Note 13, Section XI, states:

Unless the context otherwise requires, textile garments of different headings are to be classified in their own headings even if put up in sets for retail sale.

The language "unless the context otherwise requires" is of particular importance in this case. Pajamas are commonly known as either one-piece garments such as "sleepers" (sometimes known -3-
as Dr. Denton's) or two-piece garments consisting of a top and bottom. Thus, garments classified as pajamas generally consist of two garments, i.e., a top and a bottom treated as a unit and known as pajamas. See, HRL 088635 of May 24, 1991 and HRL 089367 of July 31, 1991. The tariff specifically provides for pajamas by name in the various provisions for men's and women's knit and woven garments, i.e., in headings 6107, 6207, 6108, and 6208, HTSUSA. Thus, pajamas consisting of a top and bottom which together create a unit which is commonly and commercially known as pajamas fall within the exception to Note 13 created by the language "unless the context otherwise requires". Pajama components entered together are therefore classified together under the appropriate pajama provision.

Women's pajamas are classified in either heading 6108, HTSUSA, or heading 6208, HTSUSA, depending on whether the pajamas are classified as knit or woven. In this case, the pajamas at issue are both, i.e., the top is knit, the bottom is woven. Thus, following GRI 3(a), headings 6108, HTSUSA, and 6208, HTSUSA, are equally specific and we must look to GRI 3(b).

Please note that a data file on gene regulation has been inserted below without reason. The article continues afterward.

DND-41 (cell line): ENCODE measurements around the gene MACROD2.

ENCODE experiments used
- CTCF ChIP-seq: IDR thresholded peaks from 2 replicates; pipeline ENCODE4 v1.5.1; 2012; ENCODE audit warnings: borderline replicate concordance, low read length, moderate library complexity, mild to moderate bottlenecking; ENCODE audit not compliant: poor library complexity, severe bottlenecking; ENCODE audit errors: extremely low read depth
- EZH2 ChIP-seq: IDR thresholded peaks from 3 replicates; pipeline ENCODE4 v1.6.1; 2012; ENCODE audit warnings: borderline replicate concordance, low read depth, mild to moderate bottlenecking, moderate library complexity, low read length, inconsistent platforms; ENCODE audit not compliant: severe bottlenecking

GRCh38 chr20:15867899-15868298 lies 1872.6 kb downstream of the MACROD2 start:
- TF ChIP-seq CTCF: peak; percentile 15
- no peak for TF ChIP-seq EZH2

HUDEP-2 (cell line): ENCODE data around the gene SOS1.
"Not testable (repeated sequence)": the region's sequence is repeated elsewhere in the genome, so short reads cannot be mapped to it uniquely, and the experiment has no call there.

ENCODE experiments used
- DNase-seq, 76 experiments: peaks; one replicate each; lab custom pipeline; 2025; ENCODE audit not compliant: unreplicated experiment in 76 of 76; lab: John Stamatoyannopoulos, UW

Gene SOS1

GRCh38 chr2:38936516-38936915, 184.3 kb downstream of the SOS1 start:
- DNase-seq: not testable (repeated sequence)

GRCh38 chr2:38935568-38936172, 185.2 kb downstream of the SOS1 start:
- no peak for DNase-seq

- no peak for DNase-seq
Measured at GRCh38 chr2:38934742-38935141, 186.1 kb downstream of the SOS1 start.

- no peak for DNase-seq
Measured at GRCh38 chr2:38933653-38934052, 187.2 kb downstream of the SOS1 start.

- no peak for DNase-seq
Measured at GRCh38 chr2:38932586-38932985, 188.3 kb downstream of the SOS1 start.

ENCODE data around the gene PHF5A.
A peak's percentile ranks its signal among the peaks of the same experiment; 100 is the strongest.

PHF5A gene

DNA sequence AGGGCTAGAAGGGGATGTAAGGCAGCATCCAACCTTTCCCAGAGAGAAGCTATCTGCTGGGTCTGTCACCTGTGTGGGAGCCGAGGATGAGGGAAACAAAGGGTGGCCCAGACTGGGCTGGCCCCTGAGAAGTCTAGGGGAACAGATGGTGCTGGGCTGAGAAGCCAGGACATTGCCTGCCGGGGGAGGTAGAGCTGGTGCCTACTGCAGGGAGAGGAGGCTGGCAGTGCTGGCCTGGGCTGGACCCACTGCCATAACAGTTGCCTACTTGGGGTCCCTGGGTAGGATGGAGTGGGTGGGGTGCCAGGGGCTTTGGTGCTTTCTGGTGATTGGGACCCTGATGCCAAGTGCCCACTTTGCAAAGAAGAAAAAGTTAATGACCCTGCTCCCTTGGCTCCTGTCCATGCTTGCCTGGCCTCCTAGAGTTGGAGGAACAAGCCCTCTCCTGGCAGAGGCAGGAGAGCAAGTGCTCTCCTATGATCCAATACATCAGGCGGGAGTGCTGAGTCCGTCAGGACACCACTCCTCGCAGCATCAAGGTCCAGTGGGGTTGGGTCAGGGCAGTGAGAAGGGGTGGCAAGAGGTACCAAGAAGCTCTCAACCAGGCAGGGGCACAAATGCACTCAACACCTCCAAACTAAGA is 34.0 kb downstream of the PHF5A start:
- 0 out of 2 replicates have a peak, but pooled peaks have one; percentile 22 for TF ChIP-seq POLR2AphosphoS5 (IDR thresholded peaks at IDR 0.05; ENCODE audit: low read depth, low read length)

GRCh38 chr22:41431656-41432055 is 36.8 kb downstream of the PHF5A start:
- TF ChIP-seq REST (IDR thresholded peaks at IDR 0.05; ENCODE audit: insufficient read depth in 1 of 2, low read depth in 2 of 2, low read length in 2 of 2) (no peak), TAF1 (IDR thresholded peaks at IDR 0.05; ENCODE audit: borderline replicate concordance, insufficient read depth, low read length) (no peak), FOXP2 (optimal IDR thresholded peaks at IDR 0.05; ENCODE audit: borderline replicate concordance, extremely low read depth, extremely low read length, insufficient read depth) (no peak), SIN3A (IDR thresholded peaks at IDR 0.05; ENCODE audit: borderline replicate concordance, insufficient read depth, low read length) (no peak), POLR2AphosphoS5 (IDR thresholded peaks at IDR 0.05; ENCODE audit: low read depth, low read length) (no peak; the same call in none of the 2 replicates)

GRI 3(b) provides:

Mixtures, composite goods consisting of different materials or made up of different components, and goods put up in sets for retail sale, which cannot be classified by reference to 3(a), shall be classified as if they consisted of the material or component which gives them their essential character, insofar as this criterion is applicable.

Some confusion appears to exist as to whether pajamas are goods put up in sets for retail sale for classification purposes or considered composite goods. Your office has taken the view that the garments at issue are a set; the importer's counsel did not address the issue. While the determination of whether pajamas are composite goods or a set does not impact its ultimate tariff classification, it does affect visa/quota treatment of the garments.

The Explanatory Notes to the Harmonized Commodity Description and Coding System define "composite goods" and "goods put up in sets for retail sale" as follows:

For the purposes of this Rule [GRI 3], composite goods made up of different components shall be taken to mean not only those in which the components are attached to each other to form a practically inseparable whole but also those with separable components, provided these components are adapted one to the other and are mutually complementary and that together they form a whole which would not normally be offered for sale in separate parts. [underline added]. -4-

For the purposes of this Rule [GRI 3], the term "goods put up in sets for retail sale" shall be taken to mean goods which:

(a) consist of at least two different articles which are, prima facie, classifiable in different headings. * * *;

(b) consist of products or articles put up together to meet a particular need or carry out a specific activity; and

(c) are put up in a manner suitable for sale directly to users without repacking (e.g., in boxes or cases or on boards).